Alliance has, today (well, specifically at midnight last night) launched their very own Cohesion, Sharing & Integration (CSI) plan entitled "for everyone". You can, and should, have a read of it on their website. It's a pretty good effort and there is some valuable content but for me, what stands out the most is their approach, in this document and in their overall policy, toward education.
Alliance have, to their credit, always acknowledged that the ultimate source of our extreme divisions is in the way we educate our children. It may be argued that the real source of division is the constitutional position of Northern Ireland and, to a degree, that's correct. Though where it develops from just a normal division of political positions and is turned into the extreme that we currently experience is in our education system.
Dress it up any which way you like, but the state currently funds and operates segregated education based on faith - Catholic children are segregated from Protestants and non Catholics. Only the most naive individual would deny the link between faith and national identity in Northern Ireland. Yes, some Catholics are unionists and some Protestants are nationalists but they're the exception and we need to deal with the norm.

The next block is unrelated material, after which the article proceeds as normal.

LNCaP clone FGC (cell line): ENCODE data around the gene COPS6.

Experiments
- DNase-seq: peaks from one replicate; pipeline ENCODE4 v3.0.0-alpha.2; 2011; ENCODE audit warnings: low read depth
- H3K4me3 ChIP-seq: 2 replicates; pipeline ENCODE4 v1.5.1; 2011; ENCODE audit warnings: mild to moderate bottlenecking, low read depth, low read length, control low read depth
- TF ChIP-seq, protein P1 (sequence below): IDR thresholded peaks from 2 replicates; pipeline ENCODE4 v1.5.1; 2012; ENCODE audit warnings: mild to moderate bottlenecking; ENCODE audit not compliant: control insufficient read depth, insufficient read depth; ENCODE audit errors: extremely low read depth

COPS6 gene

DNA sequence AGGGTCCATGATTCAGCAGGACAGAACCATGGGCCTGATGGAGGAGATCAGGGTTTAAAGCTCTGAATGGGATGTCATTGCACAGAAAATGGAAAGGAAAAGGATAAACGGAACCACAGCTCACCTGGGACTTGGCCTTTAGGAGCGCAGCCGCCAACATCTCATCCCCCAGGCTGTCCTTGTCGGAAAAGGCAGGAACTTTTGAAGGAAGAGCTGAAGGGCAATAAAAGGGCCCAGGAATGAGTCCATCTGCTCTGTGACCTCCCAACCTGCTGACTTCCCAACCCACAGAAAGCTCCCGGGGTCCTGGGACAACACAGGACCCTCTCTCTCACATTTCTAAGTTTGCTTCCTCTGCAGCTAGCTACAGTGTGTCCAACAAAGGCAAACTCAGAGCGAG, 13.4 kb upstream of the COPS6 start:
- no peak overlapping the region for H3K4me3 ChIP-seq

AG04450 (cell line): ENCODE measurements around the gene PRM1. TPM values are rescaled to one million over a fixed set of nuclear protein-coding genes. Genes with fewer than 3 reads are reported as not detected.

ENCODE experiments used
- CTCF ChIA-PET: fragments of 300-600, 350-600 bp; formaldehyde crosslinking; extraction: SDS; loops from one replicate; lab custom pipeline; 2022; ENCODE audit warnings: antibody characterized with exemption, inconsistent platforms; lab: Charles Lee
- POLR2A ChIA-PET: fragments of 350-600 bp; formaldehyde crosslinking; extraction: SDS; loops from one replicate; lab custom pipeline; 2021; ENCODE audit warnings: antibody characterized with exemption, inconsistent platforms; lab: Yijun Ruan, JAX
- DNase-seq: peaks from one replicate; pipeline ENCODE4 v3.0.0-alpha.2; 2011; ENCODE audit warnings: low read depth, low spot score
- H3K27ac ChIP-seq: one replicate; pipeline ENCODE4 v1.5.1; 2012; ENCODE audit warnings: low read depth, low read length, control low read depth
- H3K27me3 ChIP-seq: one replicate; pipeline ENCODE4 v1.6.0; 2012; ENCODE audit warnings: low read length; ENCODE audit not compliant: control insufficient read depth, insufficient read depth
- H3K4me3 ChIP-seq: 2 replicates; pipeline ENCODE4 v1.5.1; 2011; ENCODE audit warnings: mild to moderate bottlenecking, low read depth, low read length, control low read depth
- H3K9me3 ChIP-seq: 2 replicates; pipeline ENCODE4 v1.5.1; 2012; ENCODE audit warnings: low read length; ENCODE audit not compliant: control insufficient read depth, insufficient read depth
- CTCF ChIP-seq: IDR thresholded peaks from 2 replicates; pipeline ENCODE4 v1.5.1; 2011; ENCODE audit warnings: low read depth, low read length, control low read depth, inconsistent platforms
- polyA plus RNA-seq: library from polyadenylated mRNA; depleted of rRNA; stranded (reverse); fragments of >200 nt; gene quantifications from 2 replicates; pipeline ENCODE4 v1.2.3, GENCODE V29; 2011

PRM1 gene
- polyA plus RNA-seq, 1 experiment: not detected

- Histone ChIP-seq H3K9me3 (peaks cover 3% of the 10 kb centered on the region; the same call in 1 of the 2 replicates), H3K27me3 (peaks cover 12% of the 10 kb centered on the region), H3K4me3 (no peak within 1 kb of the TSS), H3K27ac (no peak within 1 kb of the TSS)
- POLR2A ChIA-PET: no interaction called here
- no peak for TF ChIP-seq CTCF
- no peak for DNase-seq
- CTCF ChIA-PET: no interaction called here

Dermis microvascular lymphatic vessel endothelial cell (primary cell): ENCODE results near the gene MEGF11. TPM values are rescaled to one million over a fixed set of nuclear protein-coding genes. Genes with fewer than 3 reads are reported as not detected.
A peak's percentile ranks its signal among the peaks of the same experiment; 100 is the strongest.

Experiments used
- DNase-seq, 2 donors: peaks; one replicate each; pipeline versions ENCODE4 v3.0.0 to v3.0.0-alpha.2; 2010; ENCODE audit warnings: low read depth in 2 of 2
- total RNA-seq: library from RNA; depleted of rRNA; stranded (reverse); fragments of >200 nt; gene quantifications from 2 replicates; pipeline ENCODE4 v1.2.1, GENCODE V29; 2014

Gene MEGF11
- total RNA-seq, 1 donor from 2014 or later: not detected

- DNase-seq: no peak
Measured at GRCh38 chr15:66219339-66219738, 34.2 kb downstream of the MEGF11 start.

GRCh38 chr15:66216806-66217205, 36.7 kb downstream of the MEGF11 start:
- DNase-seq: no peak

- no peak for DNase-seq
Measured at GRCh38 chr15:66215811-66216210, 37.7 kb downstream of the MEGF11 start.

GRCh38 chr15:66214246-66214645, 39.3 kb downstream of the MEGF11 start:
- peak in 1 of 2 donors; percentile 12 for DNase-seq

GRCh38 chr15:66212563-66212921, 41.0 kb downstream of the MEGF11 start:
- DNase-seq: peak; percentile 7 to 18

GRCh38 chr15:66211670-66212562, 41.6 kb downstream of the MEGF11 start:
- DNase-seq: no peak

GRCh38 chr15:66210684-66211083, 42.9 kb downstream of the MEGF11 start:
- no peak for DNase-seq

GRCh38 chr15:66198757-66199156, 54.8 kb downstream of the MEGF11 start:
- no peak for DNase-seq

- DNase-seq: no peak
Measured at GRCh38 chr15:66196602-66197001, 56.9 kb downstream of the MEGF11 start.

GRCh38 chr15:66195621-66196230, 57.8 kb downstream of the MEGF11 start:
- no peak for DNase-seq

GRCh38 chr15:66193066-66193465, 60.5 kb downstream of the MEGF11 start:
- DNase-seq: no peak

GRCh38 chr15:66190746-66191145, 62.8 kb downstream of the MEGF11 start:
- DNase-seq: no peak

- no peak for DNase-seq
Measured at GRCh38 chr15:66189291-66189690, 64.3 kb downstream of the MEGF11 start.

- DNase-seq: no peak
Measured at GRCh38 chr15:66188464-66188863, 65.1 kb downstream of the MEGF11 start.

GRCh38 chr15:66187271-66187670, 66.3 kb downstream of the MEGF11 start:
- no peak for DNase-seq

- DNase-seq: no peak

I digress - this post isn't meant to be about whether segregated education is the issue; Alliance think it is, I agree, but have problems with Alliance's proposals to address it.
The target Alliance proposes is for a minimum of 20% of children to be in integrated education by 2020. Why only 20%, why not 100%? If Alliance think that integrated education is the solution why on earth are they content to settle on a policy that only marginally reduces division? Why can't Alliance state clearly the level at which they want our education system to be integrated? Is it 50%, 60%, 70%? If it's 100% why not come straight out with it and be honest - tell the electorate they want to see an end to all segregation based on religion. If it's less than 100%, tell the electorate what percentage of children they are happy to be educated in a segregated system?
I suspect the answer is simply down to electoral politics. People in Northern Ireland still, on the whole, support segregation and the Catholic school system is still very popular amongst nationalist communities. Any policy that aims to reduce the number of Catholic schools will most likely be attacked as anti-nationalist or anti-Catholic, whether it is or not. See the Irish News today for evidence of that.
And that's the weakness with Alliance's approach to education. They have framed it with the reaction of the electorate in mind. That's not leadership. A party that truly wanted to 'lead change' would be bold enough to be honest and clear with the electorate and then set about convincing them of the merit of their argument. This isn't a policy, it's a pathway to a policy that the Alliance party are not yet brave enough to embrace.